The heterogeneous effects of a food price crisis on child school enrollment and labor : evidence from Pakistan
Using a panel survey, this paper investigates how the increase in food prices in Pakistan in 2008-2010 affected children's school enrollment and labor. The causal identification relies on geographical variations in the price of food (wheat). The results show that the negative impacts of food price increase on school enrollment differ by gender, economic status, and the presence of siblings. The negative effects on school do not directly correspond to the increase in child labor because the transition from being idle to labor activity or from school to being idle are significant, particularly among the poor girls. The results also show that children in households with access to agricultural land are not affected by higher food prices. The analyses reveal a more dynamic picture of the impact of food price increase on child status and contribute to broader policy discussion to mitigate the impact of crises on children's education.
|Date of creation:||01 Aug 2013|
|Date of revision:|
|Contact details of provider:|| Postal: |
Phone: (202) 477-1234
Web page: http://www.worldbank.org/
More information through EDIRC
Please report citation or reference errors to , or , if you are the registered author of the cited work, log in to your RePEc Author Service profile, click on "citations" and make appropriate adjustments.:
- Lorenzo Guarcello & Fabrizia Mealli & Furio Rosati, 2010.
"Household vulnerability and child labor: the effect of shocks, credit rationing, and insurance,"
Journal of Population Economics,
Springer, vol. 23(1), pages 169-198, January.
- Guarcelllo, Lorenzo & Mealli, Fabrizia & Rosati, Furio Camillo, 2003. "Household vulnerability and child labor : the effect of shocks, credit rationing and insurance," Social Protection Discussion Papers 29136, The World Bank.
- L.Guarcello & F.Mealli & F.Rosati, 2002. "Household Vulnerability and Child Labour: the Effect of Shocks, Credit Rationing and Insurance," UCW Working Paper 3, Understanding Children's Work (UCW Programme).
- Pushkar Maitra & Ranjan Ray, 2000.
"The Joint Estimation of Child Participation in Schooling and Employment: Comparative Evidence from Three Continents,"
ASARC Working Papers
2000-04, The Australian National University, Australia South Asia Research Centre.
- Pushkar Maitra & Ranjan Ray, 2002. "The Joint Estimation of Child Participation in Schooling and Employment: Comparative Evidence from Three Continents," Oxford Development Studies, Taylor & Francis Journals, vol. 30(1), pages 41-62.
- Maitra, P. & Ray, R., 2000. "The Joint Estimation of Child Participation in Schooling and Employement: Comparative Evidence from Three Continents," Papers 2000-08, Tasmania - Department of Economics.
- Swaminathan, Madhura, 1998. "Economic growth and the persistence of child labor: Evidence from an Indian city," World Development, Elsevier, vol. 26(8), pages 1513-1528, August.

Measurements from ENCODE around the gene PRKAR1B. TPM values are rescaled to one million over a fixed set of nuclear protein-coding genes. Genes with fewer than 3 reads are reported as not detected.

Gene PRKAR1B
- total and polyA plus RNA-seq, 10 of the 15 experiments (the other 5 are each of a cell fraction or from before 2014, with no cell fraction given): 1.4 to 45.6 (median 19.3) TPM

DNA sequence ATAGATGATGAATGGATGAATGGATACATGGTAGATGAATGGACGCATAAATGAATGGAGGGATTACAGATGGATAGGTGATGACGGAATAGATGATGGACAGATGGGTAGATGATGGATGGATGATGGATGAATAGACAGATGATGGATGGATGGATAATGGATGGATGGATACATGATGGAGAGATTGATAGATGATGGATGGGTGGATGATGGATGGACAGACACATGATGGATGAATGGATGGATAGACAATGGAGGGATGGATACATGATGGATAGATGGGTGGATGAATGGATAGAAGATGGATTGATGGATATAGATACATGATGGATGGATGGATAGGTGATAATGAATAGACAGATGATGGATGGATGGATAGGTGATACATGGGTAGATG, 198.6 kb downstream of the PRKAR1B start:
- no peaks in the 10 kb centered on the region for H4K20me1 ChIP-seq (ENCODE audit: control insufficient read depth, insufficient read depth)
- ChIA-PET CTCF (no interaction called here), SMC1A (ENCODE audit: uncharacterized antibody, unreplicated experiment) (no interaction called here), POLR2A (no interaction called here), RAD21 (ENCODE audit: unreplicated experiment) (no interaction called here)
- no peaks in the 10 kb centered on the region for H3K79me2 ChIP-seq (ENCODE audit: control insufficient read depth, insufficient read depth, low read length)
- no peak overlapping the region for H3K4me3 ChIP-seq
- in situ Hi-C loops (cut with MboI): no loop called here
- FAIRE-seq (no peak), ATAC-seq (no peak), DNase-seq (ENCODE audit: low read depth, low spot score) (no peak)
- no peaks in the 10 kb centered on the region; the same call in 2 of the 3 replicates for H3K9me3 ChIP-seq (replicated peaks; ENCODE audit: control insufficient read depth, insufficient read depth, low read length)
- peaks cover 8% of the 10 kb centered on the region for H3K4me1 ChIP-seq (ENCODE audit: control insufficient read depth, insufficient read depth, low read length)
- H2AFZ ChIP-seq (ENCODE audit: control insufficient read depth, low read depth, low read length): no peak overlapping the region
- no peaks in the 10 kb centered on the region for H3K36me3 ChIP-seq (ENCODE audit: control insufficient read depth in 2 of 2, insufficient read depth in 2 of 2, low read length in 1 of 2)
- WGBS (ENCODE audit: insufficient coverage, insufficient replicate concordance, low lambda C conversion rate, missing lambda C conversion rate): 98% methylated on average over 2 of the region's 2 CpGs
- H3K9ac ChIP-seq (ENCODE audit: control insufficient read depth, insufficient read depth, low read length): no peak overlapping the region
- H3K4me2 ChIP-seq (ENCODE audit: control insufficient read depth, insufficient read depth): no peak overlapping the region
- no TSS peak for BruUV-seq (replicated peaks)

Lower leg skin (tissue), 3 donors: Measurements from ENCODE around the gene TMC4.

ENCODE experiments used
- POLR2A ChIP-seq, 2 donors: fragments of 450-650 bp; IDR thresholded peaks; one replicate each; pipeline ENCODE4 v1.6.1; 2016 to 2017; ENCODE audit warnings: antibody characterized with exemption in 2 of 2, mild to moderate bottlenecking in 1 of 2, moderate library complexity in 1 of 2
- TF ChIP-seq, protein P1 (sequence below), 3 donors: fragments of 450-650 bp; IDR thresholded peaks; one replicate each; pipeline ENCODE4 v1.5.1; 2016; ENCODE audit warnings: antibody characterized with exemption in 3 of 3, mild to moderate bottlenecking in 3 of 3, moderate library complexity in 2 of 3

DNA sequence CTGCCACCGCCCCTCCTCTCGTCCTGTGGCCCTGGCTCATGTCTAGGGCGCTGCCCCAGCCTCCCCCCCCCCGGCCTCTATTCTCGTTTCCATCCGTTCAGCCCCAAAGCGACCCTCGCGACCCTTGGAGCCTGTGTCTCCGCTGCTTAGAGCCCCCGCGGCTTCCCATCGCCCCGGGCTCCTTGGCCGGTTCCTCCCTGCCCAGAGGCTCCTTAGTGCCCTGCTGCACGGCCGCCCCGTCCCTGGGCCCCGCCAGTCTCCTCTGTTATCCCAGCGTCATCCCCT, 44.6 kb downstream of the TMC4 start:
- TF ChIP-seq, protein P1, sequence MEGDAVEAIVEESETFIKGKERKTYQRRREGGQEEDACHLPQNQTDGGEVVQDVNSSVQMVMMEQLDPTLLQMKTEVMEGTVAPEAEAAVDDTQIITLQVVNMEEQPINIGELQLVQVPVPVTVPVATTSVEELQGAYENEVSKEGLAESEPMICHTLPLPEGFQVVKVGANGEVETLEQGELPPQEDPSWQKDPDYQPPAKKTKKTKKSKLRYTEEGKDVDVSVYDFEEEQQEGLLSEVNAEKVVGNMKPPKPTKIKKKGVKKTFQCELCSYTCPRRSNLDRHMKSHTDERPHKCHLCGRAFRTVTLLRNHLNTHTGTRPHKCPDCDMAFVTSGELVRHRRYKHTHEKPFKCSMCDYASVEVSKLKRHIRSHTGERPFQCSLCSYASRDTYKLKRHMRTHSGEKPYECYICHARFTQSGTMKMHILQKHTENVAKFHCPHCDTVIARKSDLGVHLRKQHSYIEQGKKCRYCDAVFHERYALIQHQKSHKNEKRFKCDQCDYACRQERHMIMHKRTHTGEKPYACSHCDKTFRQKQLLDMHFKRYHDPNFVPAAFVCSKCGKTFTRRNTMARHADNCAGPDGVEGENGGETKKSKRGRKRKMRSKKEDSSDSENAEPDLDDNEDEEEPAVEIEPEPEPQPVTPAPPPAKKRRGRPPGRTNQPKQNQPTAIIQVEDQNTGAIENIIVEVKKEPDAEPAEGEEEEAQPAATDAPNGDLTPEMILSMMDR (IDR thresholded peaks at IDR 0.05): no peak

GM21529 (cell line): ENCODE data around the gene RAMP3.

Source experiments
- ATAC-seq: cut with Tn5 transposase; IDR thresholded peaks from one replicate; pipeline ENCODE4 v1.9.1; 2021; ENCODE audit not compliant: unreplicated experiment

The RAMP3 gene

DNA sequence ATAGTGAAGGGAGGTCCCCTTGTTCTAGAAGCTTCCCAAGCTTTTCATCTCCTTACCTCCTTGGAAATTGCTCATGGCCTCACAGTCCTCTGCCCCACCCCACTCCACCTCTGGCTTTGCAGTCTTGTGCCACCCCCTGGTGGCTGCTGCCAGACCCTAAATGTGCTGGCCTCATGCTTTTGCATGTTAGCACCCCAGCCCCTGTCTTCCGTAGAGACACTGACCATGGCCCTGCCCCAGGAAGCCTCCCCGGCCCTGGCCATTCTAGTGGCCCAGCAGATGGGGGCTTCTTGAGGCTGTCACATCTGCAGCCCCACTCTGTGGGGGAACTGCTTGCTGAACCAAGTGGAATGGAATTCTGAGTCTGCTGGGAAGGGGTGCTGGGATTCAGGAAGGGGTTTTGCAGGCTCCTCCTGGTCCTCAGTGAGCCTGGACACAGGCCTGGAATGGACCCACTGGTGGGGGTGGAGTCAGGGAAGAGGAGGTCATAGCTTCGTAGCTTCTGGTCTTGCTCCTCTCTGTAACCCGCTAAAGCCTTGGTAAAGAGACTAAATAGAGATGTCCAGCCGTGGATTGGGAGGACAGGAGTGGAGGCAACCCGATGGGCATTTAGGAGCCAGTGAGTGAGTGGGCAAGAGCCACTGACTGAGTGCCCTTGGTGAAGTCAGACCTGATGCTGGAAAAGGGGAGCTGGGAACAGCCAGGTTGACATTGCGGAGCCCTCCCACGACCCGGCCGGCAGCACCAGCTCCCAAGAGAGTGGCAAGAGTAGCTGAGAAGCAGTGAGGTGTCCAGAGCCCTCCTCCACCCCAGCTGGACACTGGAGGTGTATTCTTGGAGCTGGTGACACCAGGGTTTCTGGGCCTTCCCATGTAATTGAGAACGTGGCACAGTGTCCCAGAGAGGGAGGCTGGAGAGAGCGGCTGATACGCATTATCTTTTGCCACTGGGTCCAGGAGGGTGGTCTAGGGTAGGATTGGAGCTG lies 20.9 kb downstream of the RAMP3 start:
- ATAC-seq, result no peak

- Duryea, Suzanne & Lam, David & Levison, Deborah, 2007. "Effects of economic shocks on children's employment and schooling in Brazil," Journal of Development Economics, Elsevier, vol. 84(1), pages 188-214, September.
- Funkhouser, Edward, 1999. "Cyclical economic conditions and school attendance in Costa Rica," Economics of Education Review, Elsevier, vol. 18(1), pages 31-50, February.
- Bhalotra, Sonia & Heady, Christopher, 2001.
"Child farm labour : the wealth paradox,"
Social Protection Discussion Papers
24088, The World Bank.
- Basu, Kaushik & Van, Pham Hoang, 1998. "The Economics of Child Labor," American Economic Review, American Economic Association, vol. 88(3), pages 412-27, June.
- Eric V. Edmonds, 2003.
"Does Child Labor Decline with Improving Economic Status?,"
NBER Working Papers
10134, National Bureau of Economic Research, Inc.
- Eric V. Edmonds, 2005. "Does Child Labor Decline with Improving Economic Status?," Journal of Human Resources, University of Wisconsin Press, vol. 40(1).
- Beegle, Kathleen & Dehejia, Rajeev H. & Gatti, Roberta, 2006. "Child labor and agricultural shocks," Journal of Development Economics, Elsevier, vol. 81(1), pages 80-96, October.
- Robert Jensen, 2000. "Agricultural Volatility and Investments in Children," American Economic Review, American Economic Association, vol. 90(2), pages 399-404, May.
- Hoddinott, John & Kinsey, Bill, 2001. " Child Growth in the Time of Drought," Oxford Bulletin of Economics and Statistics, Department of Economics, University of Oxford, vol. 63(4), pages 409-36, September.
- Thomas, Duncan & Beegle, Kathleen & Frankenberg, Elizabeth & Sikoki, Bondan & Strauss, John & Teruel, Graciela, 2004. "Education in a crisis," Journal of Development Economics, Elsevier, vol. 74(1), pages 53-85, June.
When requesting a correction, please mention this item's handle: RePEc:wbk:wbrwps:6566. See general information about how to correct material in RePEc.
For technical questions regarding this item, or to correct its authors, title, abstract, bibliographic or download information, contact: (Roula I. Yazigi)
If references are entirely missing, you can add them using this form.